You don’t need artistic talent to etch a nifty nameplate.What you need is ferric chloride.
Simple plans you can use to build urns for indigent veterans
No matter the size of your shop, you’ll enjoy the benefits of having a piped network of compressed air.
Building a project from reclaimed lumber creates a piece with instant character, not to mention the green benefits of salvaging some wonderful material. But freshly cut edges and ends lack that time-worn patina and stick out like a sore thumb. With a little trial and error, plus a mix of finishing techniques, you can have your reclaimed-lumber projects looking good as old.
To demonstrate, we built the chairside chest from issue 229 (November 2014) using pine shelving rescued from a shut-down, century-old shoe store.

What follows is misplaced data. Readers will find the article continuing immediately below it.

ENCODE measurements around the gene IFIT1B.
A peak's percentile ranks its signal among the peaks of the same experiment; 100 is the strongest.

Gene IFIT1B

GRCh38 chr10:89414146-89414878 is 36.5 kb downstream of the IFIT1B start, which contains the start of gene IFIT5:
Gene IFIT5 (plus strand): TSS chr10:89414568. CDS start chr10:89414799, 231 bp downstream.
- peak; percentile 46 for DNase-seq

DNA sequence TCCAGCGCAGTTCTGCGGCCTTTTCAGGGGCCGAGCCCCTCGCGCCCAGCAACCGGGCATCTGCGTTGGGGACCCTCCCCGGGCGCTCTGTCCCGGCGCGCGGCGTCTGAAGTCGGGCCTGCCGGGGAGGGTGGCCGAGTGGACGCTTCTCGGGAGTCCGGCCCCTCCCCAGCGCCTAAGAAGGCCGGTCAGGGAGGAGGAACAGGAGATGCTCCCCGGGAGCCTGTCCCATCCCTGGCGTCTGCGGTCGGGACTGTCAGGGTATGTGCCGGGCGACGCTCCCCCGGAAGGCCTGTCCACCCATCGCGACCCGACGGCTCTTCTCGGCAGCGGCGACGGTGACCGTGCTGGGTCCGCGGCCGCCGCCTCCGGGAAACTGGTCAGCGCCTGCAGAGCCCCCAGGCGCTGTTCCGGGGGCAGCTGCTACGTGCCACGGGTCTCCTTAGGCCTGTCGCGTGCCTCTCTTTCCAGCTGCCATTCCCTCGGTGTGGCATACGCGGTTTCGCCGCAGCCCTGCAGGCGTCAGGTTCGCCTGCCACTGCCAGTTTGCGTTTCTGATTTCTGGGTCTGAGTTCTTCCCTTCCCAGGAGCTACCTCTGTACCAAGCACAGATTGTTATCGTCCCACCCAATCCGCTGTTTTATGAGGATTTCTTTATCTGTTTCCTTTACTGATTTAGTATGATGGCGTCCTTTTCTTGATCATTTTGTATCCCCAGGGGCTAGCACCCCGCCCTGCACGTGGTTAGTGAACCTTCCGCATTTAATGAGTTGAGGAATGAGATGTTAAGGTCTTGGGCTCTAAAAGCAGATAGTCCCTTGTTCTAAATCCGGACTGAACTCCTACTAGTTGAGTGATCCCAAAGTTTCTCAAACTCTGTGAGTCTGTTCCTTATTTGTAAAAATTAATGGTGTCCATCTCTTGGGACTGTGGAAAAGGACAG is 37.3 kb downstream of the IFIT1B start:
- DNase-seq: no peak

Virtually every cabinet you build uses rabbet joinery somewhere: for lock-rabbet drawers, on inset doors, as a recess to house the back of a bookcase. A rabbeting router bit helps you make them all.
3 ways to keep screws hidden away and under cover
Building your own shop cabinets isn’t rocket science.
The router table may be your most versatile tool, and here’s proof: three useful and easy-to-set-up joints made with inexpensive bits.
This simple technique creates an eye-popping optical illusion.
Slides come in many different types, and determining which to buy can be confusing. Here’s how to pick the best one for the job.